The movie is on the Festival circuit for now but once people start seeing this thing, I suspect some indie distributors are certain to take notice. This is a definite crowd-pleaser and was far and away my favorite film at the Festival, which is saying something this year considering how strong the line-up was from top to bottom. This may require some patience to find (at least for now) but trust me, it is the kind of movie you owe it to yourself to see. No matter how bad a day is that you’re having, it’s nothing as bad as this guy’s.

REASONS TO SEE: May be the funniest film I’ve seen in years. Most people will be able to relate to having a really bad day. Strong performances, particularly Vega, Shenefelt and Madrick. Dufour makes an ideal fantasy figure.
REASONS TO AVOID: This might not be your kind of humor.
FAMILY VALUES: Here there be plenty of violence and profanity as well as some sexual references.
TRIVIAL PURSUIT: The film won the Audience Award for Narrative Feature at the 2019 Florida Film Festival.
CRITICAL MASS: As of 5/1/19: Rotten Tomatoes: No score yet: Metacritic: No score yet.
COMPARISON SHOPPING: Jawbreaker
FINAL RATING: 10/10
NEXT:
Ask Dr. Ruth

The Happy Poet


The Happy Poet

Paul Gordon ponders the difficulty in attracting a crowd to a quality product.

(2010) Comedy (Self-Released) Paul Gordon, Jonny Mars, Chris Doubek, Liz Fisher, Amy Myers Martin, Richard Lerma, Sam Wainwright Douglas, Carlos Trevino, Anita Kunik, Paul Famighetti, Jordan Strassner, Matt Joyner, James Jensen. Directed by Paul Gordon

Dreams come in all sizes, big and small. Some people dream of changing the world, others are happy at merely changing their own lives. Some want to do great things – some just great things for the world.

Bill (Gordon) doesn’t have a grand agenda. He just wants to serve good, healthy food from a food cart in his hometown of Austin, Texas. However, he is drowning in debt, mostly due to student loans accrued as a creative writing major at the University of Texas. When he goes to a bank to see about getting a loan to start up his business, he is met with a nearly laughable offer of $750.

He accepts it and sets out to buy provisions and find himself a cart, which he does – an aging hot dog cart from a suspicious guy who has a thing about hot dogs. While Bill isn’t particularly against hot dogs per se, they are not exactly in his immediate business model.

He finds himself a spot in an Austin park and promptly has a truly awful day. Most of the business he gets is from people looking for hot dogs and who aren’t particularly interested in something healthy and organic. He can’t even give the stuff away – he gives one person an eggless egg salad sandwich as a free sample and the guy takes one bite and throws it away. Eventually he meets Curtis (Doubek), a guy who hangs out in the park most of the day who genuinely likes his food. That gives Bill the incentive to come back the next day.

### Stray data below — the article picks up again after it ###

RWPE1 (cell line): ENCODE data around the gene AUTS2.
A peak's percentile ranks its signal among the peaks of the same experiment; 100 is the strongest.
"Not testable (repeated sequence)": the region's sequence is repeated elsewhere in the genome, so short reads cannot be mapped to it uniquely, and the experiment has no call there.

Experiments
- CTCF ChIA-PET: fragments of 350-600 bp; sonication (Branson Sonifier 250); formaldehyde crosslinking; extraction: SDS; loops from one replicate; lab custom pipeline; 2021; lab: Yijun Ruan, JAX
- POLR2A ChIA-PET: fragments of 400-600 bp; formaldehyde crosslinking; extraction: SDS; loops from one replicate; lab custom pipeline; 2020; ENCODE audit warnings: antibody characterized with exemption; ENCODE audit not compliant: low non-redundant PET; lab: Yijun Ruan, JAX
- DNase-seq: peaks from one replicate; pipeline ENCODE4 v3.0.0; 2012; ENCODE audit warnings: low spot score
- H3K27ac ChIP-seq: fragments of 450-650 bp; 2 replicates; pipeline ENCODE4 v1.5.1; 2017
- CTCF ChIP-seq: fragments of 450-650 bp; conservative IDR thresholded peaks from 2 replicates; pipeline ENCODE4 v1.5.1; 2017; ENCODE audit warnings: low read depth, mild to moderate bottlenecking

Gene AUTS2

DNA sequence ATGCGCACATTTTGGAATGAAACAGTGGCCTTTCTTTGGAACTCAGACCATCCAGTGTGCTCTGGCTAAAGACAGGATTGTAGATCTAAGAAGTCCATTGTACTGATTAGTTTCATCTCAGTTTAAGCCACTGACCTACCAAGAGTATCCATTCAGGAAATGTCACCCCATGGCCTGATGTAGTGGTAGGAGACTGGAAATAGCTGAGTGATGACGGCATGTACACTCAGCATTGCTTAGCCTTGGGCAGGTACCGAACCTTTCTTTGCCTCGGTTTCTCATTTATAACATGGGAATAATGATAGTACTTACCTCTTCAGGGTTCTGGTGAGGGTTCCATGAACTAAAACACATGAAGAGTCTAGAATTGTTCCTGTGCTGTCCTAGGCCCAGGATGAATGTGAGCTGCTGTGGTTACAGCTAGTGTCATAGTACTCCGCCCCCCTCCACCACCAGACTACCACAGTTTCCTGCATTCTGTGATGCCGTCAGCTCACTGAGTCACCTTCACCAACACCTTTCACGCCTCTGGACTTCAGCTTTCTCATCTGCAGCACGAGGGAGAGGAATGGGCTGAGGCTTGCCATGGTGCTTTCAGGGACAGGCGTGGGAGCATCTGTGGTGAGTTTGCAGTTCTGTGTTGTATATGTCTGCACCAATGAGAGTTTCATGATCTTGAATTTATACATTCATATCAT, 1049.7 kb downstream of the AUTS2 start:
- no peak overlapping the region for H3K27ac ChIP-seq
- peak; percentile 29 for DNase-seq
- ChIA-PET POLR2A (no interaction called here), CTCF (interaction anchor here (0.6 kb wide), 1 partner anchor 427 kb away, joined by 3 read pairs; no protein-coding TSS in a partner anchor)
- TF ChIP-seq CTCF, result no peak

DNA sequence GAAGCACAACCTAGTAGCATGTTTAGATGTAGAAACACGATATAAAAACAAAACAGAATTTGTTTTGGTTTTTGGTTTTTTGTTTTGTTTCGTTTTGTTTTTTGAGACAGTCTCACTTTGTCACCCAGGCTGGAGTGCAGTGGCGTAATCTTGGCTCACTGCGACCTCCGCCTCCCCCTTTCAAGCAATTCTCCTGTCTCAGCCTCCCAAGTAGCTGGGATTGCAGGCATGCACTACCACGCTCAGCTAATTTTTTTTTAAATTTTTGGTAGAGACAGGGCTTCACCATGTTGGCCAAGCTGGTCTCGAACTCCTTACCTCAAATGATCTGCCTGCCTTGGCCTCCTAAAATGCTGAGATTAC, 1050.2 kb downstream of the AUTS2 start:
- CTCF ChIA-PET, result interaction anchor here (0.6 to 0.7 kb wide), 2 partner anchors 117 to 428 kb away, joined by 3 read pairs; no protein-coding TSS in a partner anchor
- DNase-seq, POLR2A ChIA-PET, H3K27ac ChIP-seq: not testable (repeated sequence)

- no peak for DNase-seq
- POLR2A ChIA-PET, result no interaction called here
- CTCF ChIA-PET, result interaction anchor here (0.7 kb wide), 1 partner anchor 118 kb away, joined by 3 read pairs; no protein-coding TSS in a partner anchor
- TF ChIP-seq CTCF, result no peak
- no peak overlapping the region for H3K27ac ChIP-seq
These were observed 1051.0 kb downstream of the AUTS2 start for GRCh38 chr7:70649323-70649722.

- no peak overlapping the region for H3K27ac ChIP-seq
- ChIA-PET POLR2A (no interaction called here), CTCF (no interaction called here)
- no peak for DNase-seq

He meets Donnie (Mars), a cheerful self-promoting dope dealer who thinks that Bill’s idea is a good one. He sets up a delivery service and hands out flyers. Curtis even comes up with a name for Bill’s cart – the Happy Poet. Business begins to pick up.

Bill becomes infatuated with Agnes (Fisher), a pretty cubicle drone who finds his lunch cart and she begins to come by regularly. With Bill a bit too clueless to ask her out (despite Donnie’s threats to ask her out himself if Bill doesn’t), Agnes finally asks him if he wants to go bowling with her. The night eventually ends up at Bill’s place where he reads her some of his poetry – an excruciatingly bad vaguely sexual monstrosity called “Chasm.”

However things begin to go south. Despite the good business Bill is getting, he is giving away far too much product to people like Curtis and even to Agnes. He also has payments due on the cart and he is pricing his food too low for him to make sufficient profit. He soon runs out of money and is forced to sell hot dogs, much to the chagrin of his customers.

He also discovers that much of the success of his delivery is due to Donnie’s sideline of delivering pot with the food. The betrayal sends him into a downward spiral of self-doubt and depression. Donnie feels bad about it and when it is discovered that Curtis has a little secret he’s been keeping from his friends, change is in the wind.

This is the kind of movie that doesn’t have to shout to be heard. It is low-key and quiet, getting under your skin rather than in your face. Director/writer/actor/editor/sandwich maker/truck unloader/generally in charge of a lot of things guy Gordon delivers his lines in a flat Midwestern monotone, a cross between Steven Wright and Bob Newhart. This really helps with the development of the character as a bit of a doormat. In fact, the title is very ironic since Bill is neither happy nor much of a poet (which he, in a moment of self-awareness, confesses to Curtis).

Donnie is very much the anti-Bill in the movie; loud where Bill is quiet, aggressive where Bill is passive and self-aggrandizing where Bill is self-effacing. In that sense, Mars and Gordon make a really good team, near-opposites that help create quite a unit. Doubek also does some pretty good work as the enigmatic Curtis.

Fisher does a great job as Agnes. She’s like so many young women out there; decent, giving but having to navigate a relationship that is a bit weird. There is a sweetness to the relationship between Agnes and Bill that flavors the whole movie with a subtle but intoxicating spice.

Austin is a good location for the movie. It’s an arts-favorable city with a hip, sophisticated young citizenry (many involved with the university or state government) and a thriving music scene. It’s a great place to live and the movie showcases that aspect of it.

I’m not really big on vegan and vegetarian food but I found myself kinda hungry for it afterwards; I’m not sure whether that’s attributable to Gordon’s skills as a filmmaker or a chef (I’m more inclined towards the former though). I also really appreciated the movie’s charm, slow pace and understated humor. The Happy Poet is not necessarily for those who limit their comedies to things like The Hangover or Judd Apatow’s movies (and their many clones) but for those who appreciate a quiet, reflective chuckle it is quite ideal. Do I get the free veggie chips with that?

REASONS TO GO: Gordon’s deadpan delivery contrasts nicely with Mars’ frenetic one. Charming story and a cast whose performances are as organic as the food.

REASONS TO STAY: Might be too low-key for some who like their humor broad and raunchy.

FAMILY VALUES: A good deal of drug humor and some drug use, mild sexuality and a little bit of language.

TRIVIAL PURSUIT: The eggless egg salad is an actual sandwich filling used at the filmmaker’s favorite organic food market sandwich counter in Austin.

HOME OR THEATER: Worth seeking out on DVD.

FINAL RATING: 7/10

TOMORROW: Made in India